First of all, I'm really happy I told myself to look for more Orwell books once I'd exhausted "1984" and "Animal Farm". Coming out of "1984" slightly disappointed (as compared to the superb "Animal Farm"), I picked this thin, tightly printed novel up. A few hours later, I set it down and leaned my head back to think.
First off, a slight shake of my head at Mr. Orwell. It cannot possibly be that every single Jewish person in the world is a sneaky, cunning, manipulative crook. The book isn't anti-Semitic, exactly, but it certainly shows the culture-deep dislike of Jews. It got a bit frustrating, that the two or three Jews mentioned were all fairly... evil. So seriously.
Other than that, basically, the book is pretty great. "Down and Out in Paris and London" reminded me a bit of Somerset Maugham's great "Of Human Bondage" (but with a better name) in that I felt like I was being told an honest, true story about the at times crappiness that a young poor man in these cities faces. There are clear differences between the two - very different styles, different time periods, different points, different messages - but I left both books with the similar feeling that I had just learned something very important about this world.
Orwell describes in a manner that is impeccable and frighteningly honest what it meant to be poor - down and out - in the two great cities of Europe. One can imagine the wealthy all they want. Orwell gives us the lowest possible scenario, the starvation, the humiliation, the difficulties (mentally and physically), and does so clearly. Anyone else coming from "Animal Farm" will find a similarly readable style that makes this an easy book to read in one, albeit long, sitting. It's honestly two books and can even be read as such - the Paris part (totally awesome) and the completely different, slightly less interesting but still fascinating London part. Together, however, "Down and Out" paints a bleak picture of the working world. It's not pleasant to think of.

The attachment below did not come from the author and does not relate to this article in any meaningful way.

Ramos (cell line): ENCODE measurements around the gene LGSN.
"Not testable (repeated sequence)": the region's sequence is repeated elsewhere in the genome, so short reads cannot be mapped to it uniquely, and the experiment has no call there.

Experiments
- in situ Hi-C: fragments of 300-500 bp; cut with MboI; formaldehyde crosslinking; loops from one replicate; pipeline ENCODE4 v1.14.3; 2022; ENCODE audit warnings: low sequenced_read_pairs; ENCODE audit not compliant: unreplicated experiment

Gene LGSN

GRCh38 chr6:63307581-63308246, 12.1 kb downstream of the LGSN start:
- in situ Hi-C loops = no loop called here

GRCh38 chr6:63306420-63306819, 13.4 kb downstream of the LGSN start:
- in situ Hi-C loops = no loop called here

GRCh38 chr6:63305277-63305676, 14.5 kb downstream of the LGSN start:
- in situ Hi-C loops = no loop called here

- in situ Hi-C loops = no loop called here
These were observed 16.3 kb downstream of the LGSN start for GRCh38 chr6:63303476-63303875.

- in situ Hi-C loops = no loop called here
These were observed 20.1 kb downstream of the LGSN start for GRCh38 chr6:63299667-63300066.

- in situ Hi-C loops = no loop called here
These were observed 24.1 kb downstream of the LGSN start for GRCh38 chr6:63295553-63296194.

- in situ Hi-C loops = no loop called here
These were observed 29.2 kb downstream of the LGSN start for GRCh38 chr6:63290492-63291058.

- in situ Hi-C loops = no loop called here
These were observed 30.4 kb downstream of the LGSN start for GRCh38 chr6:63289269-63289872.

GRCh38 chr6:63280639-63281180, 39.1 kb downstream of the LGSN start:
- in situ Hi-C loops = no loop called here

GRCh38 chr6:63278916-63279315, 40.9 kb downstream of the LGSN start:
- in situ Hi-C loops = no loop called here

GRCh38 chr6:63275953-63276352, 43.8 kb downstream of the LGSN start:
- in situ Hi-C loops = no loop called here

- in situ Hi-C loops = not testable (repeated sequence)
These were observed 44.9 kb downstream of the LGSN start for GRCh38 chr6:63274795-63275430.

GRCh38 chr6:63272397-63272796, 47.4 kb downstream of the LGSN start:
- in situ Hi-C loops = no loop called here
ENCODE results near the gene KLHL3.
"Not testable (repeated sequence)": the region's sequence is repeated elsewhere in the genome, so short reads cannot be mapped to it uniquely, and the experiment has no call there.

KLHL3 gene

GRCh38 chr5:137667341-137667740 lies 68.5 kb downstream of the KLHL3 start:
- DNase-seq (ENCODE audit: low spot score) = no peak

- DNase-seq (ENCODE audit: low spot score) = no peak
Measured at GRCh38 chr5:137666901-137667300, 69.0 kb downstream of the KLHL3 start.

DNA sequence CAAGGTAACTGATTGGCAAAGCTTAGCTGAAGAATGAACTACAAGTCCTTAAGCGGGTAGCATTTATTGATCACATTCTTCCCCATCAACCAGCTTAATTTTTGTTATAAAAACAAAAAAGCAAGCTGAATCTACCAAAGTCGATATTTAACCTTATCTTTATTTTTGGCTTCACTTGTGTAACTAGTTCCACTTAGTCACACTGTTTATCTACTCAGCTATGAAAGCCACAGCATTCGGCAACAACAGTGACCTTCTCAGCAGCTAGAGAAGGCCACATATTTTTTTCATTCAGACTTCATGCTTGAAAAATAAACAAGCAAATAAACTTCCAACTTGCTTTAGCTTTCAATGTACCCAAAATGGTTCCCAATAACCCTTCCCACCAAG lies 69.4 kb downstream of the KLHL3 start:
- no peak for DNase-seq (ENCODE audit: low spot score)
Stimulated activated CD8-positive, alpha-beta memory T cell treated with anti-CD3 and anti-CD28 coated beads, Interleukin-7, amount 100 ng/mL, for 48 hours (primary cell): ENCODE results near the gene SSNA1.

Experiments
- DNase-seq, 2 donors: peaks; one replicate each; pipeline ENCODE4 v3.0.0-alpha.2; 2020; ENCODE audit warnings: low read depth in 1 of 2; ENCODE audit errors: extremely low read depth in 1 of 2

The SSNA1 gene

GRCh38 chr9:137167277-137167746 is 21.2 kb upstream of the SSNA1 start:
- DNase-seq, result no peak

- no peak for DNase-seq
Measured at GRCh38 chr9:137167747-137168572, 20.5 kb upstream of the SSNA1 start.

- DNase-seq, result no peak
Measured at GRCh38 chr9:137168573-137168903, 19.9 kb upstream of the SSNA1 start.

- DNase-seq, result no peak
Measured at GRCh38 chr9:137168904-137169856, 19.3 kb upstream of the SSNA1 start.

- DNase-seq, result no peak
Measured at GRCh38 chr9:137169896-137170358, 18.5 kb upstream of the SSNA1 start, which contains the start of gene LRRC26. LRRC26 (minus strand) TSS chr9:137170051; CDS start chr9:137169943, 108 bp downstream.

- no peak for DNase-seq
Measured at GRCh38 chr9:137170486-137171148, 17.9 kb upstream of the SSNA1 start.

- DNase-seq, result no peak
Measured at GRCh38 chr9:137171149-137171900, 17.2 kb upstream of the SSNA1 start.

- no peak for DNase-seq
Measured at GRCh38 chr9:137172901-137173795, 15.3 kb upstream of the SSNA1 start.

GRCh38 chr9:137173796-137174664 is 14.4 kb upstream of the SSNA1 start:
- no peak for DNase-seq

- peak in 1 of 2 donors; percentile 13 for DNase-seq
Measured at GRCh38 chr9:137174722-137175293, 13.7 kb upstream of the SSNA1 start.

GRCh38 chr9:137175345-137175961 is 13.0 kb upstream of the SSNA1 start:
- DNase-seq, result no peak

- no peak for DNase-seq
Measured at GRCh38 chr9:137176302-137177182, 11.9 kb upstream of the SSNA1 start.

Other than just making you reflect on your own life (how pleasant it is, that is), "Down and Out" will present you with a new way to look at things. I don't think I've ever quite thought of bums (tramps) the same way. I similarly gained a whole new level of respect for anyone forced to work in devastating conditions for minimal pay (Orwell's description of a Paris kitchen). Clearly portraying the difficulties and problems of the lowest social class in two large, great cities, Orwell once again created a novel (semi-autobiographical, perhaps, but novel-like nonetheless) that is at once enjoyable, engrossing, enlightening and thought-provoking.
Statements such as these are not outdated even today, provide readers with perspective, relevant observations, and important ideas. There are amusing edits, meant, I assume, to maintain the original feel, but it's a bit silly to see lines instead of swears... All in all, "Down and Out in Paris in London" rose above and beyond my standards. Very different yet so similar to numerous other books out there (Orwell's own "1984" and "Animal Farm", "Of Human Bondage", some Zola novels as well...), "Down and Out" stands firm as an excellent book that just about everyone should read.